STUDYING STRALIS

Steve Brooks

Australasian Transport News

06/07/2016

IN A CONGESTED FIELD OF HIGH CLASS EUROPEAN CAB-IVERS, IVECO’S STRALIS HAS ITS ATTRACTIONS FOR THOSE WILLING TO FOCUS ON POTENTIAL RATHER THAN PERCEPTION, AS THE LATEST AS-L SERIES II MODEL SHOWS.

Let's face it, anyone in the market for a European cab-over is these days spoilt for choice. Without putting too fine a point on it, it's a field full of fine contenders, each with their own way of wooing the attention of truck buyers who in this country are about as merciful as a malevolent magistrate.

Once burnt, the scars don't fade for a long, long time.

So, the thing is, if a certain make and model fails to fire in the estimations of owners and drivers, or suffers a run of mechanical maladies that corrode confidence and belittle the brand, then remoulding that truck's reputation is about as easy as pulling teeth with tweezers.

More to the point, truck buyers don't have to look too far at all to find a highly competitive alternative ready, willing and able to become any buyer's new best friend. These factors are, in large part, the problems facing Iveco and its Stralis cab-over.

For one reason or another, the brand's powerbrokers have for many years done little to incite long-term confidence, while mechanical issues have dogged any regard for reliability, particularly concerning the Cursor engine.

However, things may be changing. At an Iveco product update in southern Queensland a few months back, it was an upbeat Iveco management team who insisted that times have definitely changed for the better, now that the brand operates within the vast CNH (Case New Holland) Industrial group.

From the outside looking in, there certainly appeared a new vitality about the company and a revitalised passion to make the most of every opportunity with what is an undeniably diverse and for the most part, modern product range.

Stralis, of course, is a critical flagship of the range and, typical of all continental contenders, there are many members of the family.

As Iveco states with confident simplicity: "Stralis is one of the most comfortable and versatile trucks in the Iveco product lineup... available in 4x2, 6x2, 6x4 and 8x4 configurations in a variety of wheelbases across a selection of rigid and prime mover variants - there are 13 main models to choose from, widely used for single trailer and B-double work, as well as in hook-lift, tanker and general haulage applications."

By any measure, the Stralis stable is at least comprehensive. There are, for example:
• three cab options
• gross weight ratings that run from 17.1 tonnes in 4x2 rigid form, to 90 tonnes as a top-of-the-line prime mover
• Cursor 8-, 10- and 13-litre SCR (AdBlue) engines offering 360 to 560hp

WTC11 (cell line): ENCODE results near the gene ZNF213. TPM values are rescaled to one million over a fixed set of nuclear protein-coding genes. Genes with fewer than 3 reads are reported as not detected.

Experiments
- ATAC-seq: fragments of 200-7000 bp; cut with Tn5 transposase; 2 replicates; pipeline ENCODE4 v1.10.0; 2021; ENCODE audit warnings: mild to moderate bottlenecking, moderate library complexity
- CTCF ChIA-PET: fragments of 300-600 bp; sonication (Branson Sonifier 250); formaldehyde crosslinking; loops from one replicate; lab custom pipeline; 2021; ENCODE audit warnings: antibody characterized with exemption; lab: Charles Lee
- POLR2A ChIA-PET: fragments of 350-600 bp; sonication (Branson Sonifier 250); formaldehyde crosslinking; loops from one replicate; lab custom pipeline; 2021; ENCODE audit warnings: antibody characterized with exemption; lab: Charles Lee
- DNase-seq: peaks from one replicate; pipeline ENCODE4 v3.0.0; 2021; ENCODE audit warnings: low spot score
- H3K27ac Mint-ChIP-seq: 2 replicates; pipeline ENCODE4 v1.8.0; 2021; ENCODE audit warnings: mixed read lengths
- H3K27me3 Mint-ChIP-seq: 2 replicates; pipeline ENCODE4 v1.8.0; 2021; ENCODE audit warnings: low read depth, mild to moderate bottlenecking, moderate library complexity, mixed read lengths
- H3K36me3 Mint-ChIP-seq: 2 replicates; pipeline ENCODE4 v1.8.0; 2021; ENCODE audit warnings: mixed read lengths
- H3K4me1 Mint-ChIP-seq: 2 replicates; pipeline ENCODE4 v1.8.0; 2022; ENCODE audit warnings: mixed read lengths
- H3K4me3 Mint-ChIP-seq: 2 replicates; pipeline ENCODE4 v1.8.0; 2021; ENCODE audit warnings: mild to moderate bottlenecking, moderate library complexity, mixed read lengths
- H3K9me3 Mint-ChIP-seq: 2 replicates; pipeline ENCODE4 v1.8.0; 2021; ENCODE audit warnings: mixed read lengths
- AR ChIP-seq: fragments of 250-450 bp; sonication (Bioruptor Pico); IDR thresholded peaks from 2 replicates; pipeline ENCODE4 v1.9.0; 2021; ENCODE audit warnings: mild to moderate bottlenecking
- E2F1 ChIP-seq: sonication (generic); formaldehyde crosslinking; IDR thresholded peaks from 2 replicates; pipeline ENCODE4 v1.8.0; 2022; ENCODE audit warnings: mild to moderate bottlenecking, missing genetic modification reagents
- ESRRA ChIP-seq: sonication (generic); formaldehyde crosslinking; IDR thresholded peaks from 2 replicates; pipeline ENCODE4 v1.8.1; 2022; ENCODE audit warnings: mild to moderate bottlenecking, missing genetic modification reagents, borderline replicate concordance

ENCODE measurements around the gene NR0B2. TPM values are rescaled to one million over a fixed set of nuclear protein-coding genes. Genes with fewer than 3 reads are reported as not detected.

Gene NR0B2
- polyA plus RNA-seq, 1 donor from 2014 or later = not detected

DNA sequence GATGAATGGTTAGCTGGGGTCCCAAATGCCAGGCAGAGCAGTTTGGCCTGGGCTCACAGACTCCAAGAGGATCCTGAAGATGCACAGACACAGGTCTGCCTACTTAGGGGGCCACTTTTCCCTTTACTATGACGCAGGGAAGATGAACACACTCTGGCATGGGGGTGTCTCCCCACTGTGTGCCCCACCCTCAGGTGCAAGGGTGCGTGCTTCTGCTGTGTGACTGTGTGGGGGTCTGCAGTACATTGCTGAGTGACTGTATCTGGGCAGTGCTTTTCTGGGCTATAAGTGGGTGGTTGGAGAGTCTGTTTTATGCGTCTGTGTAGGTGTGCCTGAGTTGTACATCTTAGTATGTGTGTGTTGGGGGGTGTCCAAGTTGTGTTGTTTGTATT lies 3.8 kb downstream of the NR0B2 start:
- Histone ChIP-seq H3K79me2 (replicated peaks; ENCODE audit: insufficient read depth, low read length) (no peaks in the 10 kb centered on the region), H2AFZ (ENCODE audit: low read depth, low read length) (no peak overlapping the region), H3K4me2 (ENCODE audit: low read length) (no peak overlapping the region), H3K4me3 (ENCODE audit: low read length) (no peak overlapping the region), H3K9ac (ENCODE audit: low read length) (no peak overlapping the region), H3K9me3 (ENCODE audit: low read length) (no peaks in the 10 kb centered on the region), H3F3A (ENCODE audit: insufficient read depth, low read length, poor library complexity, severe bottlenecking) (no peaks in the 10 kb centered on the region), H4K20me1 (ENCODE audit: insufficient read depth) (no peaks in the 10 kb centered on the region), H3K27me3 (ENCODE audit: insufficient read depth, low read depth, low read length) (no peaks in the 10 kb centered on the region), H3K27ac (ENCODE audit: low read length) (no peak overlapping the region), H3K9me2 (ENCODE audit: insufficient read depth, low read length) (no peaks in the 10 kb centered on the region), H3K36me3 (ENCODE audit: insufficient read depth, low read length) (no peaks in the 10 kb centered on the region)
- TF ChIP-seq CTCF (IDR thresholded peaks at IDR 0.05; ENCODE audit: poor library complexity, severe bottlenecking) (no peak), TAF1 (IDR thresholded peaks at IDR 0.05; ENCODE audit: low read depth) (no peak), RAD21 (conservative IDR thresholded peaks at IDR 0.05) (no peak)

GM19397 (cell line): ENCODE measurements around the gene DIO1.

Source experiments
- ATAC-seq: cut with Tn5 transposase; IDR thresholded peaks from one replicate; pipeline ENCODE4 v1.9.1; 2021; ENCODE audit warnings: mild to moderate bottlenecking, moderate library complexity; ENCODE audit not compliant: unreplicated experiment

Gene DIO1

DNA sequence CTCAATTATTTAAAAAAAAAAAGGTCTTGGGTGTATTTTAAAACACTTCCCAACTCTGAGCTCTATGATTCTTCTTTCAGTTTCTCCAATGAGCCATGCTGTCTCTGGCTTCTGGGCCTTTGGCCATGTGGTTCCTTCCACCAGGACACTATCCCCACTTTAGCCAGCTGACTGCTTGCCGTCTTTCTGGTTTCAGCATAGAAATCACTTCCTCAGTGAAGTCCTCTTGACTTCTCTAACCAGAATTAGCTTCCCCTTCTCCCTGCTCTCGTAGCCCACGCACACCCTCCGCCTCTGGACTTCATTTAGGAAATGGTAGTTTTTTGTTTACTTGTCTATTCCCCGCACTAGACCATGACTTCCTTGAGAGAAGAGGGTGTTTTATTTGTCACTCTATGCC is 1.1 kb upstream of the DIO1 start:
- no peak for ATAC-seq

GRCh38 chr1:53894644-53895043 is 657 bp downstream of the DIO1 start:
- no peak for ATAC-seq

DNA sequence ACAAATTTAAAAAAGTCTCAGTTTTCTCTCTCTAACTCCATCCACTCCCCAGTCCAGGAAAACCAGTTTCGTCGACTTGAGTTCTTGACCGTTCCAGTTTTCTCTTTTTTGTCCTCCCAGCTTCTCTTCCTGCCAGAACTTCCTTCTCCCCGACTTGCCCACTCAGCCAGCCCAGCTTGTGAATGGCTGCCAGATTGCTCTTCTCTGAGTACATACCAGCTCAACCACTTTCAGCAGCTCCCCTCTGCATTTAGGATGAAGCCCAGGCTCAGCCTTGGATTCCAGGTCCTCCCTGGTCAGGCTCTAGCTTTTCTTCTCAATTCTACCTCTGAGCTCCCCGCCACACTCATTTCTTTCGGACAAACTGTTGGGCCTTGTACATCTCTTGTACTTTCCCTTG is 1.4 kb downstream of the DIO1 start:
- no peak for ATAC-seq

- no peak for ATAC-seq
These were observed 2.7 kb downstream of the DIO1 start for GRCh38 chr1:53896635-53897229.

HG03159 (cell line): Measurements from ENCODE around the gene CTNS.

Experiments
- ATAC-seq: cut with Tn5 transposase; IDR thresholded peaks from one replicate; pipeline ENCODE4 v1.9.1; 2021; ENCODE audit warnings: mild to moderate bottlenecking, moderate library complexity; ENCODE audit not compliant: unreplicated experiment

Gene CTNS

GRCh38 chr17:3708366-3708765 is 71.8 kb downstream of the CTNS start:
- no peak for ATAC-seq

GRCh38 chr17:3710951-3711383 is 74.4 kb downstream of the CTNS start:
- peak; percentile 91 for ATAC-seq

• 12- or 16-speed ZF automated transmissions
• an inherently long list of standard safety features
• generous warranty packages that in the premier AS-L model stretch to one million kilometres and five years.

Iveco insiders are adamant that Stralis is these days a far better proposition than before and, obviously keen to promote the potential of the present rather than problems of the past, the company recently made available its latest AS-L Series II model for test runs.

The test truck was, in fact, the Red Bull Racing prime mover, but with little more than 36,000km on the clock and hauling a race car transporter to various venues around the country for the majority of that mileage, the truck hadn't worked particularly hard.

Fortunately, commercial reality was the clear focus for this exercise, and the AS-L was coupled to Freighter's latest EziLiner curtainsider with enough load to deliver a gross weight around 40 tonnes.

On paper, the AS-L stacks up well. For starters, the standard gross combination mass rating is 90 tonnes, while the cab, sitting above a set-back front axle, is a roomy, air suspended and electronically-tilted high roof model with good standing room and an optional aero kit.

Underneath, and virtually guaranteeing comfortable ride quality, is a suspension layout comprising long parabolic leaves under the front, and Iveco's own eight-bag air assembly at the back, complete with electronically-controlled height adjustment.

Stopping power comes from Knorr disc brakes at all quarters, supported by the typical inclusion of ABS anti-lock and ASR anti-skid functions.

Power goes to the ground through a Meritor single-reduction drive tandem fitted with diff locks, and the choice of 3.4, 3.78 or 4.125:1 final drive ratios.

A model offered primarily for linehaul work, the Stralis AS-L II has standard fuel capacity of 1100 litres in two rectangular aluminium tanks, with an optional third tank adding another 200 litres. AdBlue capacity is 100 litres.

Consuming that fuel, of course, is the 12.9-litre Cursor 13 engine, which in the AS-L Series II is available at ratings of 500hp and 560hp (373kW and 418kW respectively), with both ratings accompanied by peak torque of 2300Nm (16961b-ft) on tap from 1000 rpm to 1700rpm.

A Euro 5 SCR engine, the Cursor 13 has also evolved to Series II status, which, at the very least, suggests that Iveco has identified and amended those issues that caused concern in earlier models. Again, the word from within Iveco is that Cursor's Series II derivative is showing none of the problematic traits of its predecessor.

Meantime, the relationship between Cursor and the 16-speed ZF Eurotronic automated transmission remains as smooth and intuitive as ever.